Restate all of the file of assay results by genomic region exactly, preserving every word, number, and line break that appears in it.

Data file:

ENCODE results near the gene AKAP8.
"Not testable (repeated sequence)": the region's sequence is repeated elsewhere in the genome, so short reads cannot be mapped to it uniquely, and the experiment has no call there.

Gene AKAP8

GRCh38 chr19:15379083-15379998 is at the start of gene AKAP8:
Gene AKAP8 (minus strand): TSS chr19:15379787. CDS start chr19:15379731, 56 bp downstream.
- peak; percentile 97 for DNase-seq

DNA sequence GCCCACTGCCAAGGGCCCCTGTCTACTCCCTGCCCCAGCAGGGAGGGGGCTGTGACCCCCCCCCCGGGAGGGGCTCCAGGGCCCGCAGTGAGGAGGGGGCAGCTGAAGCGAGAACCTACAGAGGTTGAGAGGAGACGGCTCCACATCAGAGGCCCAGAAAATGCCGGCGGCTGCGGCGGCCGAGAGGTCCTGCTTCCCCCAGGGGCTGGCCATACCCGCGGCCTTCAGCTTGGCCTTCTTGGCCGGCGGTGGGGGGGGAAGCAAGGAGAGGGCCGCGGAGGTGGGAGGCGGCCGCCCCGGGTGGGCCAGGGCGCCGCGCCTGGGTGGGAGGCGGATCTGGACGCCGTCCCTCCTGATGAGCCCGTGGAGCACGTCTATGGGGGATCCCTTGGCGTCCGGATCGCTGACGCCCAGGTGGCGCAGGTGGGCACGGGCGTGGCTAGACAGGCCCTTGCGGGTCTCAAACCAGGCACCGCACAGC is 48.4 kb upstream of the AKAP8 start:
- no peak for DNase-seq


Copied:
ENCODE results near the gene AKAP8.
"Not testable (repeated sequence)": the region's sequence is repeated elsewhere in the genome, so short reads cannot be mapped to it uniquely, and the experiment has no call there.

Gene AKAP8

GRCh38 chr19:15379083-15379998 is at the start of gene AKAP8:
Gene AKAP8 (minus strand): TSS chr19:15379787. CDS start chr19:15379731, 56 bp downstream.
- peak; percentile 97 for DNase-seq

DNA sequence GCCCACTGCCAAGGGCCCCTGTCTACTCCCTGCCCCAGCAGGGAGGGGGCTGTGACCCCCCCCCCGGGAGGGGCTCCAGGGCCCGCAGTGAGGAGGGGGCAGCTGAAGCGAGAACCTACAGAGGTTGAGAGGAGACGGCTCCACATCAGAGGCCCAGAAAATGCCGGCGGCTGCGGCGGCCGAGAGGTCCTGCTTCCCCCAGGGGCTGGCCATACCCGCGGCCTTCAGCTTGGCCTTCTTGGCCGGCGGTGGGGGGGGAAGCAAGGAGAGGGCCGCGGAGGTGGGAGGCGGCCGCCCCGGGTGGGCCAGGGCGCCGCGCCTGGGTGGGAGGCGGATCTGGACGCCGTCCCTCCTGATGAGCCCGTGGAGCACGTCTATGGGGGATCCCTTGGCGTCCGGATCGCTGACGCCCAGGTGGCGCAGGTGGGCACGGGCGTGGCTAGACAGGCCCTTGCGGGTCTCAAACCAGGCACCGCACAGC is 48.4 kb upstream of the AKAP8 start:
- no peak for DNase-seq